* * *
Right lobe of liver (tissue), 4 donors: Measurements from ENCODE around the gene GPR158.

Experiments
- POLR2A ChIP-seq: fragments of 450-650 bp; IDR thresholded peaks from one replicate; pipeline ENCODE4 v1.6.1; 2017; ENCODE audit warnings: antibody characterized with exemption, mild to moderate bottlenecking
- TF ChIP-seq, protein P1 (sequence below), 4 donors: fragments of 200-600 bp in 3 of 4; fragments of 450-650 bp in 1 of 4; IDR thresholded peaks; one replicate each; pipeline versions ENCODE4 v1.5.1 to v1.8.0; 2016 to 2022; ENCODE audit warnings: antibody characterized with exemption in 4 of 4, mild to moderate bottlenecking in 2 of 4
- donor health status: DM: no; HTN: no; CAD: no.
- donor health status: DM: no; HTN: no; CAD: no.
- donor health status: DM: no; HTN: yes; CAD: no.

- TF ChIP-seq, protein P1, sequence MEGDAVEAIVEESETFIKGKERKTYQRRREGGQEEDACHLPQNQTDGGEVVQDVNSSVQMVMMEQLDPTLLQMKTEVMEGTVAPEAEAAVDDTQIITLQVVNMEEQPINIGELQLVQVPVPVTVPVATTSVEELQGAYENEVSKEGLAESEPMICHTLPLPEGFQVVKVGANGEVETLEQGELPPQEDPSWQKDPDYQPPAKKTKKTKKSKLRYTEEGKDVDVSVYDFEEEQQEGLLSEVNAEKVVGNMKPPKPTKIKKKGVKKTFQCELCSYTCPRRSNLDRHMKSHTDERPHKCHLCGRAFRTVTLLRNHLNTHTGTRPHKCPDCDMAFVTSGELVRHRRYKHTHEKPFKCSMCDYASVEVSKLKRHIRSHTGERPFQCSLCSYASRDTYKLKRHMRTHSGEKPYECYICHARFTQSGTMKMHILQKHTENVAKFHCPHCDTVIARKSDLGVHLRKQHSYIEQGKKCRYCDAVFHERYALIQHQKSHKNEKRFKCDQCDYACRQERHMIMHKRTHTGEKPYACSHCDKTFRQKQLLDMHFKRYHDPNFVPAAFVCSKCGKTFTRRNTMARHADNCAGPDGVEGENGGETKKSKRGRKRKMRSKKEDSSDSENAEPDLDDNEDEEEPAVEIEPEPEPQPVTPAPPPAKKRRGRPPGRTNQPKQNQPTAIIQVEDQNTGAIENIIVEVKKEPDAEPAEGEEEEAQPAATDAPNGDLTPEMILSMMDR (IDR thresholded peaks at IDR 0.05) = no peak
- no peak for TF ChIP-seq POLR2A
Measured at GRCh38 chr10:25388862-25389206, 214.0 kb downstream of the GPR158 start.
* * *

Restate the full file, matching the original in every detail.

Right lobe of liver (tissue), 4 donors: Measurements from ENCODE around the gene GPR158.

Experiments
- POLR2A ChIP-seq: fragments of 450-650 bp; IDR thresholded peaks from one replicate; pipeline ENCODE4 v1.6.1; 2017; ENCODE audit warnings: antibody characterized with exemption, mild to moderate bottlenecking
- TF ChIP-seq, protein P1 (sequence below), 4 donors: fragments of 200-600 bp in 3 of 4; fragments of 450-650 bp in 1 of 4; IDR thresholded peaks; one replicate each; pipeline versions ENCODE4 v1.5.1 to v1.8.0; 2016 to 2022; ENCODE audit warnings: antibody characterized with exemption in 4 of 4, mild to moderate bottlenecking in 2 of 4
- donor health status: DM: no; HTN: no; CAD: no.
- donor health status: DM: no; HTN: no; CAD: no.
- donor health status: DM: no; HTN: yes; CAD: no.

- TF ChIP-seq, protein P1, sequence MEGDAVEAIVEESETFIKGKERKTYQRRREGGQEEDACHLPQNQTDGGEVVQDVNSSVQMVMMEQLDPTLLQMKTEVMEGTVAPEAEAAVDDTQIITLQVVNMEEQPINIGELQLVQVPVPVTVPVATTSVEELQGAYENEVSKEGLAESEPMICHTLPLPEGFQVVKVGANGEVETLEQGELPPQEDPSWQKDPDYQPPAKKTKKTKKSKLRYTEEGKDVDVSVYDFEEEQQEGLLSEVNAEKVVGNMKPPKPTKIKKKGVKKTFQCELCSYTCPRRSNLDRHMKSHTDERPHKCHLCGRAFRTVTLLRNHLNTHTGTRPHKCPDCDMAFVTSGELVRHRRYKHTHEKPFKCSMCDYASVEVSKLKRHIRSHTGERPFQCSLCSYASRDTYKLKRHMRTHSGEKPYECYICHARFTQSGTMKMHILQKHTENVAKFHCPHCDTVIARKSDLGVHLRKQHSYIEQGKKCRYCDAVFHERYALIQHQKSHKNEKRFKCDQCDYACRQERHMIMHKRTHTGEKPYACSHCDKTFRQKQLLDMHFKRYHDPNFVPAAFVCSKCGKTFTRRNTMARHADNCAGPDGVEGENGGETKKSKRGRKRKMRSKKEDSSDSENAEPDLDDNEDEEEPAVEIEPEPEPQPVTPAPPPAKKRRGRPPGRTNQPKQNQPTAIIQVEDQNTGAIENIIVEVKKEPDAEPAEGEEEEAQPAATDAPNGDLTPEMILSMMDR (IDR thresholded peaks at IDR 0.05) = no peak
- no peak for TF ChIP-seq POLR2A
Measured at GRCh38 chr10:25388862-25389206, 214.0 kb downstream of the GPR158 start.